A Comparative 25‐Night Sleep Laboratory Study on the Effects of Quazepam and Triazolam on Chronic Insomniacs
With quazepam, rebound insomnia was not observed at any time during the seven‐day withdrawal period, and both drugs increased the total sleep time during their administration and improved the subjective quality of sleep.


Rebound insomnia. A potential hazard following withdrawal of certain benzodiazepines.
Rebound insomnia occurred following withdrawal of triazolam, nitrazepam, and flunitsepam after they had been given in only single, nightly doses for short periods, attributed to the short and intermediate half-lives of these drugs.
Flunitrazepam, an Investigational Hypnotic Drug: Sleep Laboratory Evaluations
It is an analogue of nitrazepam (Mogadon*+), a hypnotic drug which has been widely used in Europe since 1965 but not available for clinical use in the United States. In a preliminary study of the
Effectiveness of hypnotic drugs with prolonged use: Flurazepam and pentobarbital
Pentobarbital was found to be effective in inducing and maintaining sleep only with short‐term drug administration, which strongly suggests that it is of limited value for insomniac patients who require nightly medication beyond short-term use.
Rebound insomnia: a new clinical syndrome.
Rebound insomnia followed the withdrawal of three benzodiazepine hypnotic drugs, each of which had been administered in a single nightly dose for only short-term periods. The intense worsening of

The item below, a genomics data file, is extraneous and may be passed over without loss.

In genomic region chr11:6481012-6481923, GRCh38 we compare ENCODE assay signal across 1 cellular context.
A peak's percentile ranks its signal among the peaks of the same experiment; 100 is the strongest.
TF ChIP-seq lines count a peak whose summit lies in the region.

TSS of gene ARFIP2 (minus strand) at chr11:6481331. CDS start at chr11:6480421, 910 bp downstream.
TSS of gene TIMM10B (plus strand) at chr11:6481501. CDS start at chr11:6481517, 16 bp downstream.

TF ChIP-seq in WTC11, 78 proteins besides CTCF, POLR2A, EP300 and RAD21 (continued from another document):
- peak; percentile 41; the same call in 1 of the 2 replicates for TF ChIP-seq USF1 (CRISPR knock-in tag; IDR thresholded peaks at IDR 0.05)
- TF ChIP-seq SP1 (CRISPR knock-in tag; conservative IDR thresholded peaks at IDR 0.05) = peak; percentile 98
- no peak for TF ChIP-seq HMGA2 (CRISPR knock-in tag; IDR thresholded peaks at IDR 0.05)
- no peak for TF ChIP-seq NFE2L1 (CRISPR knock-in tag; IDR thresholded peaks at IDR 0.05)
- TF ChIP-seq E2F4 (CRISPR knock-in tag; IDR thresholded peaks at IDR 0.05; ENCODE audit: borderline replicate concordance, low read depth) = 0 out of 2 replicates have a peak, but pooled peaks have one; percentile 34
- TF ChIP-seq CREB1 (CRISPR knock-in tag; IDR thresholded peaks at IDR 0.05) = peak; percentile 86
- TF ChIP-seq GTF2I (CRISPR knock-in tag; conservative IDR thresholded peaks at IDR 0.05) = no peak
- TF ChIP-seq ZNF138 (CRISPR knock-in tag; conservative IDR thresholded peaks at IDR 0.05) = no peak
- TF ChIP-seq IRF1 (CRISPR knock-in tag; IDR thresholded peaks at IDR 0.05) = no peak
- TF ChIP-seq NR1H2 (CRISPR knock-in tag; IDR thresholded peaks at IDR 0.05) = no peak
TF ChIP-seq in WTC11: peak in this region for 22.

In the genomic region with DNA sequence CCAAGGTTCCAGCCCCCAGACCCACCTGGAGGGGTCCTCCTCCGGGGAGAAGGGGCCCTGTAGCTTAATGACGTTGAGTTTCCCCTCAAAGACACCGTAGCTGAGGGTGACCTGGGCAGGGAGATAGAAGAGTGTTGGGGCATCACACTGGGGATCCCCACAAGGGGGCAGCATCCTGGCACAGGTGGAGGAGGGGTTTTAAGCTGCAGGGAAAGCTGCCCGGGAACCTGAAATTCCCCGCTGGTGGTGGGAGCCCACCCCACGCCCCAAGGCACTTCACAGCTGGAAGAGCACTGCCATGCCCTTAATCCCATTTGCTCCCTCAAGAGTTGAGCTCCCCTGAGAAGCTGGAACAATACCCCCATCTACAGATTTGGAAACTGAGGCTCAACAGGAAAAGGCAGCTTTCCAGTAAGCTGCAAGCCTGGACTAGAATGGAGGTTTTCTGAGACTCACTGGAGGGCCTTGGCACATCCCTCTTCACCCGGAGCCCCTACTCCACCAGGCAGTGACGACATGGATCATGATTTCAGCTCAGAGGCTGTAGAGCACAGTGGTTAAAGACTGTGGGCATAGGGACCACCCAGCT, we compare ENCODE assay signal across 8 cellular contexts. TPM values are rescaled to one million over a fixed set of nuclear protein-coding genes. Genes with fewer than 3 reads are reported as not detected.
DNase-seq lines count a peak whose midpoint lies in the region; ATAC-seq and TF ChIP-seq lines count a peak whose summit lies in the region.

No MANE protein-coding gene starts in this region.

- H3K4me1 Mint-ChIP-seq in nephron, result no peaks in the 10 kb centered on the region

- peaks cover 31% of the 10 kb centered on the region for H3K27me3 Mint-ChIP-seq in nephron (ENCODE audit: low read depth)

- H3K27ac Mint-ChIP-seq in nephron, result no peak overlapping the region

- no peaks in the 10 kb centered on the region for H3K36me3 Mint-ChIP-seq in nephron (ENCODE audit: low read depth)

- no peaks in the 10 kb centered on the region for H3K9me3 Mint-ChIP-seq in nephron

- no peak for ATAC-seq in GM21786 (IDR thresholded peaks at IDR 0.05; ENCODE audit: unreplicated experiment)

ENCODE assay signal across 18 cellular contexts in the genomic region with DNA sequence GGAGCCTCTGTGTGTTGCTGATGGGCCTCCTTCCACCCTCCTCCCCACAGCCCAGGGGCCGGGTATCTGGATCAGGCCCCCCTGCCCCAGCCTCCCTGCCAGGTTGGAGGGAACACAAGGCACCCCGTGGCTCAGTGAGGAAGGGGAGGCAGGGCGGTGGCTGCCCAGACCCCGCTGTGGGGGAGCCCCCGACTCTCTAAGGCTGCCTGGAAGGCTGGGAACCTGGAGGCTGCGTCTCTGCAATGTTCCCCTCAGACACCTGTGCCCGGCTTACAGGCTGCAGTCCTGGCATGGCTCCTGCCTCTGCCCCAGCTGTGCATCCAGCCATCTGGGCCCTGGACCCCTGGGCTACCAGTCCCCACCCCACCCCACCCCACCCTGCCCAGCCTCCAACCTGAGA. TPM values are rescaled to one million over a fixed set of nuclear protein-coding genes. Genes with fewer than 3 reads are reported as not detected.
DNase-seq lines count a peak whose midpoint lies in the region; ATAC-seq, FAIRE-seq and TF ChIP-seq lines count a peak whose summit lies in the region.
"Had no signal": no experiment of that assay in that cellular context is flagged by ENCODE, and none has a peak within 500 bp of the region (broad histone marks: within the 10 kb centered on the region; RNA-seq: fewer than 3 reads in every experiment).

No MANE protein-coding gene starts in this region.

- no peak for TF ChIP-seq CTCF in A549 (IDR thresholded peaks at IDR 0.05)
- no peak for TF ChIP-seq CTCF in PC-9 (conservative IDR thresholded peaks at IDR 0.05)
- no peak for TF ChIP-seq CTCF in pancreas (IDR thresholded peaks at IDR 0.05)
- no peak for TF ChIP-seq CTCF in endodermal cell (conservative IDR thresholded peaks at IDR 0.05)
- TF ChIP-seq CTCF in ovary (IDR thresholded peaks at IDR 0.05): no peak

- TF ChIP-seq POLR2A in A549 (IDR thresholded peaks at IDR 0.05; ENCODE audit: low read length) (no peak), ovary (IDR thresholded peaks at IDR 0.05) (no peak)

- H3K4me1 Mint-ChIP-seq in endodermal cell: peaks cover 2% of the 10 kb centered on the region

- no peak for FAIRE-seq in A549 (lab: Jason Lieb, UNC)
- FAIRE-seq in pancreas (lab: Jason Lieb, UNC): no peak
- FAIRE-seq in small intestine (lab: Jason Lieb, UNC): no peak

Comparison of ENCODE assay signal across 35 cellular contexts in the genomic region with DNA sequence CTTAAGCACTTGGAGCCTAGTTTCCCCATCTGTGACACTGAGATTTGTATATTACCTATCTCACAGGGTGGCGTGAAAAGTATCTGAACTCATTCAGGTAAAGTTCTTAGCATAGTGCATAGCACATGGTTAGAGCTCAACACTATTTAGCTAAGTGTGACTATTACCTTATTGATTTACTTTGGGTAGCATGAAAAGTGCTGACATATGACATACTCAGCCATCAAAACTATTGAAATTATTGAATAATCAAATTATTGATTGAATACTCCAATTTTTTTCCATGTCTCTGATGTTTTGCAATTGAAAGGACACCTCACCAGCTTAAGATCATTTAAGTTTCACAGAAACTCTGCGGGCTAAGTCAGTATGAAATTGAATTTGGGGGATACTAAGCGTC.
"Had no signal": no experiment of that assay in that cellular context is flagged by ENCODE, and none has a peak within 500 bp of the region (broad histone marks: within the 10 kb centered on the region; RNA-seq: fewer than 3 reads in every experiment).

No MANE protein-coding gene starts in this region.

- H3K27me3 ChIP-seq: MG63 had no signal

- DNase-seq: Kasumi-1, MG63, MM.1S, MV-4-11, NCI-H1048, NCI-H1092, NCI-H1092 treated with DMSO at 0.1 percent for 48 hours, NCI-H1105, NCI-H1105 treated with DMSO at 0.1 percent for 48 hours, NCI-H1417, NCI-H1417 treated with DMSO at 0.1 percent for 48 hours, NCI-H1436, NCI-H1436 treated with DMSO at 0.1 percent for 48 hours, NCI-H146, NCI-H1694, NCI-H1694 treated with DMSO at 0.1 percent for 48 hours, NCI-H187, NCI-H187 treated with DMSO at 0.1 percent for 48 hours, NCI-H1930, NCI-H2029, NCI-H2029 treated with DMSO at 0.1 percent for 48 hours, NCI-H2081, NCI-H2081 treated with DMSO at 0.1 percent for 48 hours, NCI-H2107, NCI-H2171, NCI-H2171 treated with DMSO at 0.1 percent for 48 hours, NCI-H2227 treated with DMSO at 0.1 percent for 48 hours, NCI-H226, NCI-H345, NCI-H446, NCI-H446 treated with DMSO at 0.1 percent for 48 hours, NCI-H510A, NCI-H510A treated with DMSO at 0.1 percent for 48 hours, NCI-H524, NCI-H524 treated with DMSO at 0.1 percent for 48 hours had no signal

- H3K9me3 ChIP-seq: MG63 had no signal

Hypnotic Efficacy of Triazolam: Sleep Laboratory Evaluation of Intermediate‐Term Effectiveness
The data indicate that triazolam is effective for short-term use, loses most of its effectiveness with intermediate- term use, and its withdrawal is followed by a significant sorsening of sleep.
The Effect of a New Benzodiazepine on the Polygraphically Monitored Sleep of Normal Volunteers
The subjective quality of sleep was improved by the new benzodiazepine hypnotic, and one subject reported that he felt lethargic the day after the largest dose.
Nitrazepam: lastingly effective but trouble on withdrawal.
Slow-wave sleep was reduced by nitrazepam, but the accompanying secretion of growth hormone was not impaired, and sleep was longer and less broken on the drug and no tolerance was obvious after two months' use.
Effectiveness of Temazepam with Short‐, Intermediate‐, and Long‐Term Use: Sleep Laboratory Evaluation
Effectiveness of 30 mg temazepam for inducing and maintaining sleep was evaluated in the sleep laboratory in six insomniac subjects under conditions of short-, intermediate-, and long-term drug administration, and effectiveness was not demonstrated for sleep maintenance.
Sleep laboratory studies of flurazepam: A model for evaluating hypnotic drugs
The results from six separate evaluations of flurazepam 30 mg in the sleep laboratory were combined to determine the effectiveness of the drug in inducing and maintaining sleep and its effects on
Effects of placebo and flurazepam on sleep patterns in insomniac subjeets
There was agreement between the subjectioe estimates of sleep and the electroencephalogram (EEG) data in terms of both improvement in sleep induction and sleep maintenance with flurazepam and in the lack of effects with placebo.